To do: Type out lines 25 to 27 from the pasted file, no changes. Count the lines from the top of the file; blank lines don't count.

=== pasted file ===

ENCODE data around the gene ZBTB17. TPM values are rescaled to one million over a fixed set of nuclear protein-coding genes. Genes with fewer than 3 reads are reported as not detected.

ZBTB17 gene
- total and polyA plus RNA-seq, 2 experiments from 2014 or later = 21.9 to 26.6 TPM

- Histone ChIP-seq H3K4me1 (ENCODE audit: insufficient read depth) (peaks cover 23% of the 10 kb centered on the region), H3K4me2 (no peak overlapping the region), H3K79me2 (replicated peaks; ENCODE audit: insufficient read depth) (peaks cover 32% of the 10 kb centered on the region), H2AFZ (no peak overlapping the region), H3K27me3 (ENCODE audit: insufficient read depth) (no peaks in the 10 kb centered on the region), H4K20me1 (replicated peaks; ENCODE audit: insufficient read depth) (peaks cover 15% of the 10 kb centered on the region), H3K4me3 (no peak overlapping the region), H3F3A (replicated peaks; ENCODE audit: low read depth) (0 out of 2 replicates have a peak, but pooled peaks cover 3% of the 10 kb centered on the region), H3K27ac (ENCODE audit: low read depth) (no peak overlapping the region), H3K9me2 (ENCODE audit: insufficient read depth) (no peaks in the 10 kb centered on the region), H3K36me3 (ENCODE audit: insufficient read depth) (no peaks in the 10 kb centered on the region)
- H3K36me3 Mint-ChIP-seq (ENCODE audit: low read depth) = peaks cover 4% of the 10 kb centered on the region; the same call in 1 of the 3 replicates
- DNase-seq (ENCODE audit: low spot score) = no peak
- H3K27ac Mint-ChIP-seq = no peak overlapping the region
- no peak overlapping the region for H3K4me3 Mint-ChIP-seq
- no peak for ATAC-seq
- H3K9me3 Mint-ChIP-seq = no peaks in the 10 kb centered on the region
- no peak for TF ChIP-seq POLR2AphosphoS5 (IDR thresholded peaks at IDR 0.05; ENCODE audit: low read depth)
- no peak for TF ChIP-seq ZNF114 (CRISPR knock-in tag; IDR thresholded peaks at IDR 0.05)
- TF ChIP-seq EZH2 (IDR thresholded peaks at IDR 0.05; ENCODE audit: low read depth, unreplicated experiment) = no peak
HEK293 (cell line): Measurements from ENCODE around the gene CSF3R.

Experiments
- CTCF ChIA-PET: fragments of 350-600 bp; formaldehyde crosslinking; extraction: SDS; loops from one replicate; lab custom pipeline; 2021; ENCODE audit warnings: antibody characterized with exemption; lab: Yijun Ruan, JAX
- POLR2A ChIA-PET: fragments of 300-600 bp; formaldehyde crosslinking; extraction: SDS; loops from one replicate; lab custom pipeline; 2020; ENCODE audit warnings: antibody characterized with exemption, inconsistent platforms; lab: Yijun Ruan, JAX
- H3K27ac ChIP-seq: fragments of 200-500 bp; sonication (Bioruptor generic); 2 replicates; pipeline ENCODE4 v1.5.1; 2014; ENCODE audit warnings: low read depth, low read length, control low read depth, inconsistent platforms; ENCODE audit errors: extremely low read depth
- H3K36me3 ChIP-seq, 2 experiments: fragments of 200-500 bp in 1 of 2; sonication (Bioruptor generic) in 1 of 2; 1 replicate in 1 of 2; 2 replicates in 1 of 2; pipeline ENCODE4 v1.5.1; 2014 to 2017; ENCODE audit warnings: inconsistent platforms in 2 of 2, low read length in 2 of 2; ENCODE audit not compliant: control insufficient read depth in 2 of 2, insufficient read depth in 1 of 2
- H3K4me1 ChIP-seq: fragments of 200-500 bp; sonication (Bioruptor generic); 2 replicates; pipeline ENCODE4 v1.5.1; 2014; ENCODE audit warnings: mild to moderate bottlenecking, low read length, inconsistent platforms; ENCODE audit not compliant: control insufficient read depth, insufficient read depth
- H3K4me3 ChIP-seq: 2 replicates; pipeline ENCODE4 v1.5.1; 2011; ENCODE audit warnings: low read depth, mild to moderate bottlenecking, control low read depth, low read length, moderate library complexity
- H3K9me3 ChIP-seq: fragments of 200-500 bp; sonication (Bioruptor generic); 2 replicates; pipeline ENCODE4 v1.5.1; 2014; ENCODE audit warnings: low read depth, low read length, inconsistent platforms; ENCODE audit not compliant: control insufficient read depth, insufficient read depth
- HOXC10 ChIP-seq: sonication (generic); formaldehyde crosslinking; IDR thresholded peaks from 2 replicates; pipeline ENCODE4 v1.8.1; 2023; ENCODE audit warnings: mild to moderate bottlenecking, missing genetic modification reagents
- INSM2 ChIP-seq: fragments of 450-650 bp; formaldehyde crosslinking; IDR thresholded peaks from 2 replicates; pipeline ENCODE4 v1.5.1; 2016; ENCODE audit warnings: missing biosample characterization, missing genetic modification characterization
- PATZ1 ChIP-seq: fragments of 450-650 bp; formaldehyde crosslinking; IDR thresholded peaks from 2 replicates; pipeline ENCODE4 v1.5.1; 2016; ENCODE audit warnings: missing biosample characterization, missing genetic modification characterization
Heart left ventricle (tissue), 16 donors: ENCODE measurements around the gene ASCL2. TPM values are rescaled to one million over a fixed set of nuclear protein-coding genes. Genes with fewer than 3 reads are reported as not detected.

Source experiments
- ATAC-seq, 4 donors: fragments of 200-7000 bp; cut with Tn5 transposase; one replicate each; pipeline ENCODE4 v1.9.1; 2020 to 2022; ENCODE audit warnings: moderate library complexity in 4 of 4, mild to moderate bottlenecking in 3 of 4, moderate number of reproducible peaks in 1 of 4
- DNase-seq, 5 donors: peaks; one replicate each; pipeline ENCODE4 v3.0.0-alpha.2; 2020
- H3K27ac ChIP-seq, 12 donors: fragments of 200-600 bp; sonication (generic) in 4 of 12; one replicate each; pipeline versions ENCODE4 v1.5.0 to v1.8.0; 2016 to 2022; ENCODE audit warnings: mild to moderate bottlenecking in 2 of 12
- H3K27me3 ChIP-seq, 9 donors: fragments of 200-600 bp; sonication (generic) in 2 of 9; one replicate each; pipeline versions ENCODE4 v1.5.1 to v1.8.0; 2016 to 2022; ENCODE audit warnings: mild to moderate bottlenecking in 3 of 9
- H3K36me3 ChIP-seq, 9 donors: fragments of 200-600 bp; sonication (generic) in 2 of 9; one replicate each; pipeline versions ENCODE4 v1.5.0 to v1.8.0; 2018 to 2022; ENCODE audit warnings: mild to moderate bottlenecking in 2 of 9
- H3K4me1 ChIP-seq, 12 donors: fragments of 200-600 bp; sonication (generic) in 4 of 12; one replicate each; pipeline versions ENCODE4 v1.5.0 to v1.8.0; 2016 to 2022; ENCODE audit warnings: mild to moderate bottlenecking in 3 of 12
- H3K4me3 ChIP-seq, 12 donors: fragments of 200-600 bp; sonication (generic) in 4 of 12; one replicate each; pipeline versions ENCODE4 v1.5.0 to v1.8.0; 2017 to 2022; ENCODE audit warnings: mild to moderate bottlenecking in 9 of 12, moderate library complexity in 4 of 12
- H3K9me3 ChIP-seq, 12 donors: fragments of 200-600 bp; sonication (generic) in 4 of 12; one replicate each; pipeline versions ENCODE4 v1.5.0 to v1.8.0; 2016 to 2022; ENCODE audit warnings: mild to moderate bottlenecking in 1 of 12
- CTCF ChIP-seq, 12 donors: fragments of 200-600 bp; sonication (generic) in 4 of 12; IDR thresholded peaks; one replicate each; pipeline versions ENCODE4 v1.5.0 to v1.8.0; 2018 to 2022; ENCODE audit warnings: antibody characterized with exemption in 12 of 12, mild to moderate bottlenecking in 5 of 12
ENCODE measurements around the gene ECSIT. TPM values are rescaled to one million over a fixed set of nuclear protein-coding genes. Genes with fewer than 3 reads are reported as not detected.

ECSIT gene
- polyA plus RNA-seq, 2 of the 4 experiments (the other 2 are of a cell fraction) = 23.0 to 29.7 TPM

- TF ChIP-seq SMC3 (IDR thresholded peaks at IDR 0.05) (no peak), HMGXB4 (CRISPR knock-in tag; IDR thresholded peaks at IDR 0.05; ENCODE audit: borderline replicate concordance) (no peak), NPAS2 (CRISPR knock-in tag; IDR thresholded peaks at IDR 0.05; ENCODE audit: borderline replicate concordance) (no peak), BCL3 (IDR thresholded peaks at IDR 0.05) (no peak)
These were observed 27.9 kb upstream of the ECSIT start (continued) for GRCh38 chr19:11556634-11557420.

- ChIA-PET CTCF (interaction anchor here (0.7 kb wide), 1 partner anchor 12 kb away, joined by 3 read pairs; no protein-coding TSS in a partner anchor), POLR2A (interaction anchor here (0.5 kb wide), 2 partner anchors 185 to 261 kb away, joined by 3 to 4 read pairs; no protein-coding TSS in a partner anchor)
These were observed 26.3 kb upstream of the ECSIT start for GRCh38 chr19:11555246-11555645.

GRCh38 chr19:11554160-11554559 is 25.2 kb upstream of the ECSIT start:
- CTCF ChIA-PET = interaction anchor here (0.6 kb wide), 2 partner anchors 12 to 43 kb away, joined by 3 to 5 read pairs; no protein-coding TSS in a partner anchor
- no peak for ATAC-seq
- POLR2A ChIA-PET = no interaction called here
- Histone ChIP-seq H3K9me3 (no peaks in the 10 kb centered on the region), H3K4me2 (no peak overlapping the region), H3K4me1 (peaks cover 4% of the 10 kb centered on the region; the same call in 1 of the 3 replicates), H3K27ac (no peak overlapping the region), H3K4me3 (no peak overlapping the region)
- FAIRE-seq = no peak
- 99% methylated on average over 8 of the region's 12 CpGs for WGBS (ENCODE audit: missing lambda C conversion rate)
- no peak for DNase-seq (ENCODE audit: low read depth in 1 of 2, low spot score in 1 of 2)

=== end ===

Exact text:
- PATZ1 ChIP-seq: fragments of 450-650 bp; formaldehyde crosslinking; IDR thresholded peaks from 2 replicates; pipeline ENCODE4 v1.5.1; 2016; ENCODE audit warnings: missing biosample characterization, missing genetic modification characterization
Heart left ventricle (tissue), 16 donors: ENCODE measurements around the gene ASCL2. TPM values are rescaled to one million over a fixed set of nuclear protein-coding genes. Genes with fewer than 3 reads are reported as not detected.

Source experiments